The electronic game Simon comes in the form of a large, round console with four red, green, blue, and yellow illuminated buttons. These buttons light up in a random order with longer and longer sequences, accompanied by musical notes. The object of the game is to reproduce these sequences precisely by pressing the buttons in the same order and the same number of times as they lit up. So apart from the entertainment value, this game also stimulates visual and aural memory.
You can use an ‘old’ Basic Stamp I to build your own ‘Simon’ game. It has enough input/outputs lines to drive the LEDs and read the buttons needed by the game. To simplify construction in practice, the illuminated buttons are reproduced here by associating a button and an LED of the same color connected to the same port.
The circuit is very simple, thanks to the Basic Stamp I, and above all the fact that its ports, P0–P3 in this instance, can operate as inputs, where they are used to read the buttons, and as outputs, where they are used to directly drive the LEDs. Line P4 is used as a output only to drive the loudspeaker that reproduces the musical notes that accompany the lighting of the LEDs.
The power supply uses a voltage bet ween 7 and 15 V, which can come from a 9 V battery, for example, since the circuit goes into standby automatically when not used.
For the loudspeaker, make sure you choose a miniature 50 Ω type. And as for buttons S1–S5, if you want to use our PCB design, you’ll need to use the square D6 type from ITT. These types also have colored lenses that are particularly useful here.
On the subject of the PCB, do note that the LEDs and buttons can equally well be fitted on the component or trackside, in order to make it easier to fit the circuit into a case. You can organize the layout of the LED and button colors however you like. However, it is important to wire each output (P0–P3) with an LED and a button of the same color, so as to respect the logic of the game. The program to be loaded into the Basic Stamp is available for free download from the Elektor website  as well as from the author’s own website .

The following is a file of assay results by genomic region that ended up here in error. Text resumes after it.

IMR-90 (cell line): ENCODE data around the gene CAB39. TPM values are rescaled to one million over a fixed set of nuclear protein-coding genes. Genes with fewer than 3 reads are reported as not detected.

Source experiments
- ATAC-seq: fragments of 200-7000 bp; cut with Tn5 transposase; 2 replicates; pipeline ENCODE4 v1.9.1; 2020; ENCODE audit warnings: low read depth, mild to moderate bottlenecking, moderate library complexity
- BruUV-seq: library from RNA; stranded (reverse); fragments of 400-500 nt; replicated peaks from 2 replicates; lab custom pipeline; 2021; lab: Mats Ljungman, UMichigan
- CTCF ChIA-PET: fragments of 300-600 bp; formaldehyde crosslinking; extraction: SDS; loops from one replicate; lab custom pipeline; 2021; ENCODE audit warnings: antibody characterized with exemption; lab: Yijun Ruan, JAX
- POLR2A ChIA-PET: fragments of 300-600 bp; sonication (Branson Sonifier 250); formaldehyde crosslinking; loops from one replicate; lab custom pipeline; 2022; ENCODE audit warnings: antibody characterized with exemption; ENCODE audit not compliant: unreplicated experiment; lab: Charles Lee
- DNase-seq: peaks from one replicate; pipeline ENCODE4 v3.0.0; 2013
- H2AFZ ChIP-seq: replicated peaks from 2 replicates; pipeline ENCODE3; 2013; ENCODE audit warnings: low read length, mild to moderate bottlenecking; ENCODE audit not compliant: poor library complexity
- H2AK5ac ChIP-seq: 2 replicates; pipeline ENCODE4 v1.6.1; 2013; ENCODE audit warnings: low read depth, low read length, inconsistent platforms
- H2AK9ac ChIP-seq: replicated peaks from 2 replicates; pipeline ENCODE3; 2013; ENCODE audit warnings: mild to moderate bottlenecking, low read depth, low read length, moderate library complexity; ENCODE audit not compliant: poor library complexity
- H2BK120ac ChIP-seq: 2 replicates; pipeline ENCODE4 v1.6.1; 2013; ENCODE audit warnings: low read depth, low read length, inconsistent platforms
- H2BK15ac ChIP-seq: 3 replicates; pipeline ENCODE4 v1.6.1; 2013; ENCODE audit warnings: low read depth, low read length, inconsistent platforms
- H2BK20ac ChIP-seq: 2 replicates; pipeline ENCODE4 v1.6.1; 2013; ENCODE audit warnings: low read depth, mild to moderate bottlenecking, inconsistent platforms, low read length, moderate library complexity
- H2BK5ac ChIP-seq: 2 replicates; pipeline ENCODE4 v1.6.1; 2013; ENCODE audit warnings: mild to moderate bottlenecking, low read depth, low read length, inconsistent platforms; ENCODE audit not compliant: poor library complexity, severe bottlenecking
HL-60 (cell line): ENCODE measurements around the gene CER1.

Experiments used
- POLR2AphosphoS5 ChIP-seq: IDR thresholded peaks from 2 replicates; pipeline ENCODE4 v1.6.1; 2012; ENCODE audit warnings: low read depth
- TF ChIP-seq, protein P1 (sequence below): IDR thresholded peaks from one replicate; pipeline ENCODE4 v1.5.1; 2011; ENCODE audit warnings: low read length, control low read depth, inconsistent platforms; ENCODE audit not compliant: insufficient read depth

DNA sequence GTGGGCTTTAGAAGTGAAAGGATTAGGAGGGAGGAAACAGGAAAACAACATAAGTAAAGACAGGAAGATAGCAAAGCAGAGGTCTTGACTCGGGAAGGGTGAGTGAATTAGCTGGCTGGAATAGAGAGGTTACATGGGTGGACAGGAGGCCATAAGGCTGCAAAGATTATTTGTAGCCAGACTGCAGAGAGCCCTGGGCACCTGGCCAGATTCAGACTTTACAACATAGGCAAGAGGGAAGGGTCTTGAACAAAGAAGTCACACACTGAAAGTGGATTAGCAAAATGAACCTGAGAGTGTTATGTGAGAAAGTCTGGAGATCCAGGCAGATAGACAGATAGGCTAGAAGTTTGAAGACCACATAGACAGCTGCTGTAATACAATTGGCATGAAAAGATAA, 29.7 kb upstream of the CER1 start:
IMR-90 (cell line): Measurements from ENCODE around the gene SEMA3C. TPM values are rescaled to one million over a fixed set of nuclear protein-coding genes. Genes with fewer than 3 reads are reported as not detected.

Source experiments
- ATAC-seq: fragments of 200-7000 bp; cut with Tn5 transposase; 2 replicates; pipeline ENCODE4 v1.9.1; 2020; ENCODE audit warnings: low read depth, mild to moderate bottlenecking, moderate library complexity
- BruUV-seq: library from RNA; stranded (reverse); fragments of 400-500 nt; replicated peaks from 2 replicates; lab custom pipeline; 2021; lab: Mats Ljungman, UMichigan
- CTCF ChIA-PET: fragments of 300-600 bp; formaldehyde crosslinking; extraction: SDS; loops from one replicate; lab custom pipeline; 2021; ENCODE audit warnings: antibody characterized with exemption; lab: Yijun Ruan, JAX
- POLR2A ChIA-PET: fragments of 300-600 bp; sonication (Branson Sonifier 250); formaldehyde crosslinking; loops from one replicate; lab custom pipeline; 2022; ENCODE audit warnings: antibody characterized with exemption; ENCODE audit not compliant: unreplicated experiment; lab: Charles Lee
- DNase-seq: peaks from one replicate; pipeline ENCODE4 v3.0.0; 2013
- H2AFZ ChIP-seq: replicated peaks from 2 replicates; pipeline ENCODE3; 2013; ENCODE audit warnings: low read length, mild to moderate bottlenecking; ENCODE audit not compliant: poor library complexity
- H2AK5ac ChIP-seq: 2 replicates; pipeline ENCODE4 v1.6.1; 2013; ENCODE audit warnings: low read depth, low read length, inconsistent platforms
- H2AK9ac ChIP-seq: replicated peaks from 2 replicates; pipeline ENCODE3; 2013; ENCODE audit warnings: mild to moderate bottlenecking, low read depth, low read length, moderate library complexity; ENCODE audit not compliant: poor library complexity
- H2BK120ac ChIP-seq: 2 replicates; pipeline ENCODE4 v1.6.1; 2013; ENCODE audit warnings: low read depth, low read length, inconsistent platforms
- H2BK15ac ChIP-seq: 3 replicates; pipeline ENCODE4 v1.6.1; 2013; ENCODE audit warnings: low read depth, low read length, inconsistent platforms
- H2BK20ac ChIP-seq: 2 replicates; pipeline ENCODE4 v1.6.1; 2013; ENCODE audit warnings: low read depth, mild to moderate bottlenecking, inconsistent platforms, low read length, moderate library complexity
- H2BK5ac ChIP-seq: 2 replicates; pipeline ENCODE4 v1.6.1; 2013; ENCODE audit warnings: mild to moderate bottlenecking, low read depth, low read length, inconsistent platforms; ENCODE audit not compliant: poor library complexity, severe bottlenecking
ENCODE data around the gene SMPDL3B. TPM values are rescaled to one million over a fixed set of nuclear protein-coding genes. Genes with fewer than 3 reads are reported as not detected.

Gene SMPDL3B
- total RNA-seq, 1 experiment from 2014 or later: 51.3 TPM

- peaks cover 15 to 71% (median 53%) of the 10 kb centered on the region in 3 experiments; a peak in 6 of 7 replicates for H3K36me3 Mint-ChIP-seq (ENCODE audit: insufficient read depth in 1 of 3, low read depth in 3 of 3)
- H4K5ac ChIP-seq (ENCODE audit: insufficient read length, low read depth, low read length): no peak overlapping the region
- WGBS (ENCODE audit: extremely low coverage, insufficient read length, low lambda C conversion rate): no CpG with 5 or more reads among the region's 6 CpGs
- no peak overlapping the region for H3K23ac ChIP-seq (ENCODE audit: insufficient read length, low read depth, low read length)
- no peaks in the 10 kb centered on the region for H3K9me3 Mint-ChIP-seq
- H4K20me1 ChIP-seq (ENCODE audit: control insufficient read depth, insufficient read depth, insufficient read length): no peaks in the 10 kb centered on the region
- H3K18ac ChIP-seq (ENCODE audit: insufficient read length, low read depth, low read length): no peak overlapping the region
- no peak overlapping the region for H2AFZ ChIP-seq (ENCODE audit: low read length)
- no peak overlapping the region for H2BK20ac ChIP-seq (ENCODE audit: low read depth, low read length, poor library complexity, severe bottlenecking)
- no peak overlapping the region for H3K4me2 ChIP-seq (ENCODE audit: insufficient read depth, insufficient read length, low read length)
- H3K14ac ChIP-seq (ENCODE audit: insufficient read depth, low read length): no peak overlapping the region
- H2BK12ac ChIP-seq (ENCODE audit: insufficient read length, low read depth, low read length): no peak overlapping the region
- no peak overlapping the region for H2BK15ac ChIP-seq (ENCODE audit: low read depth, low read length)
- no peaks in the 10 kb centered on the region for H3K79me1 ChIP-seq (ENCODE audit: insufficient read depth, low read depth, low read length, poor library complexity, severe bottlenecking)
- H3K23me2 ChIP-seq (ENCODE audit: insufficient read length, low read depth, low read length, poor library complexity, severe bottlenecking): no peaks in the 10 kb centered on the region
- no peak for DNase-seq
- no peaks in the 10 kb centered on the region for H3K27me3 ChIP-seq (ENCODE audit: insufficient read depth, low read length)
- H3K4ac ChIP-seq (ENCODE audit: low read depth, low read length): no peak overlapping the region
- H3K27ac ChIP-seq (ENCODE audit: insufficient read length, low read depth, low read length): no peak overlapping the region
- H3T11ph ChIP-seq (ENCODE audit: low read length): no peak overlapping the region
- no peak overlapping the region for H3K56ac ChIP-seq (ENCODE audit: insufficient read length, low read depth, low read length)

The circuit has an automatic power-on reset, and you can force a reset at any time by pressing S1. Following a reset, the LEDs light up in turn to encourage you to play. If you don’t put in an appearance by pressing any button, other than S1, or course, after a few seconds the game goes into stand-by; all the LEDs go out and the consumption drops to just a few tens of µA.
To start the game up again, all you have to do is perform a reset using S1, or press any other button for at least 2 s. The game lights the first LED and plays the corresponding musical note. You must then press, within the next second or so, the button of the same color. Simon then lights two LEDs in succession (this may be the same one twice!) and generates the two corresponding musical notes.
You in turn then have to press the two corresponding buttons in the same order. The game then continues with a sequence that gets longer each time, up to the point where you make a mistake reproducing it. Simon makes a groaning noise to indicate the slightest error, ending the current round and starting another. Have fun! www.elektor.com/091073